One idiosyncrasy that some travellers pick up is an interest in a particular saint and his or her imagery. Mine is Saint Sebastian due to the excessive cruelty of the depictions of his death. If I come across an image of Saint Sebastian, I have to take a photo. My favourite is one I came across in San Gimignano where Benozzo Gozzoli depicts a particularly sadistic crowd of Roman archers who use the sainted martyr as a pin cushion as he calmly watches on, presumably suggesting that they do their worst. (Martyrs apparently were prone to ridicule their persecutors such as in Lawrence’s quip about “ being done on one side”). I suspect counting the number of arrows used in a painting of a martyr is not a sign of sound mental health but the San Gimignano ‘Sebastian’ must be getting close to a record number of arrows used on the one martyr. However, the problem with this story is that its historicity is less than dubious. There is apparently another tradition that holds that he recovered (!)
One of the beliefs about the use of Saints relics is that by absorbing something of a saint’s body or spirit, this could heal you of physical ailments. Sebastian’s cranium was apparently given to a Benedictine Abbey in Germany in the 10th century where it was encased in silver and used to drink the wine from during the celebration of mass on his feast day. The afterlife of a martyr is a difficult one.
The pilgrim church that celebrates the original tomb of Saint Sebastian has had the usual number of catastrophes and rebuildings that is the lot of Roman Pilgrim Churches. For example, the church on this site was destroyed by the invading Saracens in the early ninth century and was rededicated a number of times over the centuries. Our old friend and patron of Bernini, Cardinal Scipione Borghese, is responsible for the current church when it was rebuilt in the early 17th century.
If I were to recommend a way of visiting Saint Sebastian outside the Walls, my favourite would be to do it by bike. It will be a long day but if you are reasonably fit and take plenty of water and sustenance, it will be a highlight of any visit to Rome. The tour I completed began near the colosseum and took us past some of the great sights of Rome.
- The Baths of Caracalla.
- The Aurelian Walls and St Sebastian’s gate.
- The Appian Way.
- Saint Callisto Catacombs is a regular stop for those wishing to see the catacombs rather than waiting for the one under San Sebastiano Church.
- San Sebastiano extra Murales.
- The park of the Aqueducts.
- Our ride back was through the Caffarella Park and it was amazing to find such a green open space so close to the heart of Rome.
- We continued home through Porta San Sebastiano and past the awe inspiring Baths of Caracalla.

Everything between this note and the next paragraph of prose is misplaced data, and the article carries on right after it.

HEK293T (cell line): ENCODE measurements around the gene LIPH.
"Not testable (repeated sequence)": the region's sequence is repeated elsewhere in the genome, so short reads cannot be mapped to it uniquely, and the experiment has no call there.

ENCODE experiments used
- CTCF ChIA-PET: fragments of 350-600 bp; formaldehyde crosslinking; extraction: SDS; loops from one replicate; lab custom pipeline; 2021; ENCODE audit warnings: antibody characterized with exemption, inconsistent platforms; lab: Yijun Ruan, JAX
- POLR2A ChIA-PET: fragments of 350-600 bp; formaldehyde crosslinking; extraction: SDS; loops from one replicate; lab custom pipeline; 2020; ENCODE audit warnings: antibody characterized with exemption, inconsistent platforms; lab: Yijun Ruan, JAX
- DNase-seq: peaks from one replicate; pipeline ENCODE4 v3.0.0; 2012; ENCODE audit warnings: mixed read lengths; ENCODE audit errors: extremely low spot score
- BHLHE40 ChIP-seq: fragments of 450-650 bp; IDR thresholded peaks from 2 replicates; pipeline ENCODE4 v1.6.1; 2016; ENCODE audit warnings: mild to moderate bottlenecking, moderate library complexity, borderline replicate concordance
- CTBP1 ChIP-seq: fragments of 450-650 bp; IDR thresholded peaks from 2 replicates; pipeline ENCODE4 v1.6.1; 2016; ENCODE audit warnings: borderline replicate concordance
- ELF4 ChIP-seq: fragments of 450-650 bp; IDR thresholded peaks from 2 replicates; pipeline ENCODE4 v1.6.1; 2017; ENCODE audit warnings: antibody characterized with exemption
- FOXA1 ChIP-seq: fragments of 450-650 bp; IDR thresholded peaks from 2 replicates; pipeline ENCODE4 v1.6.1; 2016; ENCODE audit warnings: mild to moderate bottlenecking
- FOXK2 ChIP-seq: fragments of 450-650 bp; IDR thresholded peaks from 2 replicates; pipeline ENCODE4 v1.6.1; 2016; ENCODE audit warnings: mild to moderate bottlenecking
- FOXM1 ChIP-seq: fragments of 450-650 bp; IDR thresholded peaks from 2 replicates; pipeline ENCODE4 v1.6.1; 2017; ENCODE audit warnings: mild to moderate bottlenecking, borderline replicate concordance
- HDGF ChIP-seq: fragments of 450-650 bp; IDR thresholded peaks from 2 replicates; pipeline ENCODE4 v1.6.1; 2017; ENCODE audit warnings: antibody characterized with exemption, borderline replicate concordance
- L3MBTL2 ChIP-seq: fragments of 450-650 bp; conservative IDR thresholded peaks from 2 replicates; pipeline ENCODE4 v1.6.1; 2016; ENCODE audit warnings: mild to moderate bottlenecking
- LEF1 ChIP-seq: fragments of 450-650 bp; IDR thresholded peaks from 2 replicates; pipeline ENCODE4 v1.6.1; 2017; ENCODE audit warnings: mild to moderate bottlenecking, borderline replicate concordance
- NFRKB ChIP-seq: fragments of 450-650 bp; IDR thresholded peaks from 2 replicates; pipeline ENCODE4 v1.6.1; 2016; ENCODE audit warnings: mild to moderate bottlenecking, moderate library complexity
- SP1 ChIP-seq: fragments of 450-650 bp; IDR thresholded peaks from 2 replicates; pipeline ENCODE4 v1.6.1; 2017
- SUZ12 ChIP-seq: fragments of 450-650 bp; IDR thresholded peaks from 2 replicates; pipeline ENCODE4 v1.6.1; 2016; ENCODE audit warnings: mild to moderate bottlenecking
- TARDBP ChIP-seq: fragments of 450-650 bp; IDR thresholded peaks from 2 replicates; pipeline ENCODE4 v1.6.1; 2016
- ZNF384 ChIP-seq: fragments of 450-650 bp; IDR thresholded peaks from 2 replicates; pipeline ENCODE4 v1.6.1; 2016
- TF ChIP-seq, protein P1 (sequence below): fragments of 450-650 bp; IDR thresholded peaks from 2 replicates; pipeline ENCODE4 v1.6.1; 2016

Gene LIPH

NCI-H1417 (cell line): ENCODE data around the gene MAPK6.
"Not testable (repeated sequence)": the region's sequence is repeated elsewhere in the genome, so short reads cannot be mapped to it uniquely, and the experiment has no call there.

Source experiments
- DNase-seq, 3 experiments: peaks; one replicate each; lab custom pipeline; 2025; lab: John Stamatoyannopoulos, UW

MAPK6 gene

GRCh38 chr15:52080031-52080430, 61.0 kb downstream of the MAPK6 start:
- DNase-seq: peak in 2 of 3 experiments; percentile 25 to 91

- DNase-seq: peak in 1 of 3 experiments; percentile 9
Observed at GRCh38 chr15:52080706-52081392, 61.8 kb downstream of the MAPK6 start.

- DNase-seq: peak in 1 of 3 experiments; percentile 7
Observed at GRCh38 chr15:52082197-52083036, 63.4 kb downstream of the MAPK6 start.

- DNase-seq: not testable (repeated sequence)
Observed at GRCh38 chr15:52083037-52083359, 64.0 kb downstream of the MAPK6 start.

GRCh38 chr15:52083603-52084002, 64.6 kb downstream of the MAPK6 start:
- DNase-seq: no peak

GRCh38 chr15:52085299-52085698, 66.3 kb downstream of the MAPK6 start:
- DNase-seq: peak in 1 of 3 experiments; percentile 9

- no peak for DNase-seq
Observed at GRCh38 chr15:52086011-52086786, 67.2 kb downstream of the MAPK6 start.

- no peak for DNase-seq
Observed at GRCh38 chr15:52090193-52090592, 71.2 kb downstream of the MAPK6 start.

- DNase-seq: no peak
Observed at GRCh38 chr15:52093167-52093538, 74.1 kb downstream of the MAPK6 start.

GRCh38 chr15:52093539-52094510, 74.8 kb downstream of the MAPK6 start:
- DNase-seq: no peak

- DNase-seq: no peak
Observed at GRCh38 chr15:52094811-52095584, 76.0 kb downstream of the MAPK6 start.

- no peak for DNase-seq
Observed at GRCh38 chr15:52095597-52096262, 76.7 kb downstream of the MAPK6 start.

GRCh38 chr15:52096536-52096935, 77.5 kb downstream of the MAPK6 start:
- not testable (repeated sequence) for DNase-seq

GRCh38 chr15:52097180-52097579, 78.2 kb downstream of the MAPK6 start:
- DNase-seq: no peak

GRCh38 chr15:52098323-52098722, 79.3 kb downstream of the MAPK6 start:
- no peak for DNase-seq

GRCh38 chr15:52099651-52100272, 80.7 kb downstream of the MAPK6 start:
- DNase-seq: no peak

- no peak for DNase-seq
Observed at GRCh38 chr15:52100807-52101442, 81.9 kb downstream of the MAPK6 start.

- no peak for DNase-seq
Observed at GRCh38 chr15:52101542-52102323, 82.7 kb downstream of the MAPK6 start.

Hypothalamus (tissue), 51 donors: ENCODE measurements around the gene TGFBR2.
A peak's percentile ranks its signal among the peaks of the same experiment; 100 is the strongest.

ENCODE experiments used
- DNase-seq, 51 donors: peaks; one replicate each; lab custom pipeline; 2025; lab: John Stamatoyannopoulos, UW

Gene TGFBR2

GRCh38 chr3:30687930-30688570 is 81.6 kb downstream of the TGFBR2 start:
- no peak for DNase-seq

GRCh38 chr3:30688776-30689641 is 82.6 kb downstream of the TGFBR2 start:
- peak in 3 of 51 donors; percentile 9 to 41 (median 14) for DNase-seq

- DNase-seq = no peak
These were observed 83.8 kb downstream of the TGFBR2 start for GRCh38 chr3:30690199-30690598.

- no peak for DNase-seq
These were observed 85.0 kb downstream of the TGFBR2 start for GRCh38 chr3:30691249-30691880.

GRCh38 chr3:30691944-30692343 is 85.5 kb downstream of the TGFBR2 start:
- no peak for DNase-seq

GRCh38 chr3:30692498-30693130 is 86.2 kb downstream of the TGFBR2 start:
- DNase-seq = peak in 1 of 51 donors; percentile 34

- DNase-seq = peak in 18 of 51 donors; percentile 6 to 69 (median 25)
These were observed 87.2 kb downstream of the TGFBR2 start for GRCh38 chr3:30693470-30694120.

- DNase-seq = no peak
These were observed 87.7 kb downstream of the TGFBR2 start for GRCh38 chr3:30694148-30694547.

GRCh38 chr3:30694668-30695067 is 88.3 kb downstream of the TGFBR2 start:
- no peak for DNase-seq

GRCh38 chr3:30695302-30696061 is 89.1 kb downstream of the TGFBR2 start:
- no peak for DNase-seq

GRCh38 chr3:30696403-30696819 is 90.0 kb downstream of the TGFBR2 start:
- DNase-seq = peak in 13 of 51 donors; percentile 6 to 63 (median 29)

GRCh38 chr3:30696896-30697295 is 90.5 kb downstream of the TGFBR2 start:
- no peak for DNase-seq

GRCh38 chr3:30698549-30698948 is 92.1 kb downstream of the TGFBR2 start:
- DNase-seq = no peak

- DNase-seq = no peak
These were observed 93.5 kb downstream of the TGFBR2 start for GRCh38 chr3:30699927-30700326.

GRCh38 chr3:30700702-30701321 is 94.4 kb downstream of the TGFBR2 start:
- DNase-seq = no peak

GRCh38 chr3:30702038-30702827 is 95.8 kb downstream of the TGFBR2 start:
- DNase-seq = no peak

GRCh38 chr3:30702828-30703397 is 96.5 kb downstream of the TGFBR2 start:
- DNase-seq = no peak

Two minor details of little importance.
A. Tiberina Isola. I have been using the 1575 image of the Jubilee Pilgrim Churches map as a guide for this article and I couldn’t help but be drawn to other details on the map that have little to do with this itinerary. For example, it shows that section of Rome around the small island in the Tiber River. In the 1575 image it shows the pilgrims happily marching over the bridge slightly down river of the tip of the island, on their way to visit St Pauls or St John Lateran. If you look for this same bridge today, all you will find is a picturesque ruin of an ancient bridge that has succumbed over the centuries to the power of the Tiber River in flood. Today it is commonly known as Ponte Rotto (Ruined Bridge) and it has had a long Roman history with many names. It has been a crucial crossing point over the Tiber since the third century; it was even the spot where the annoyed Romans threw the beheaded corpse of the Roman Emperor Elagabulus into the Tiber in 221CE. His lifestyle (he had divorced five wives) and his sexual proclivities had brought the fury of the Praetorian Guards down upon him.
B. The Missing Obelisk: Earlier in this article I noted that there was meant to be over 40 obelisks in Ancient Rome and a significant number of them have not seen the light of modern times. One of these ‘missing’ obelisks was meant to be in the middle of Tiberina Isola associated with the Temple of Asclepius that was one of the original uses of the island. The obelisk was meant to encourage the idea that the island looked like a masted boat. Certainly the ‘mast’ was gone by 1575 from the Jubilee Pilgrimage map but an etching shown above from around 1561 still shows the obelisk. What happened to it? Perhaps it simply got ‘demasted’ and was thrown into the Tiber to mingle with the remains of the Emperor Elagabulus.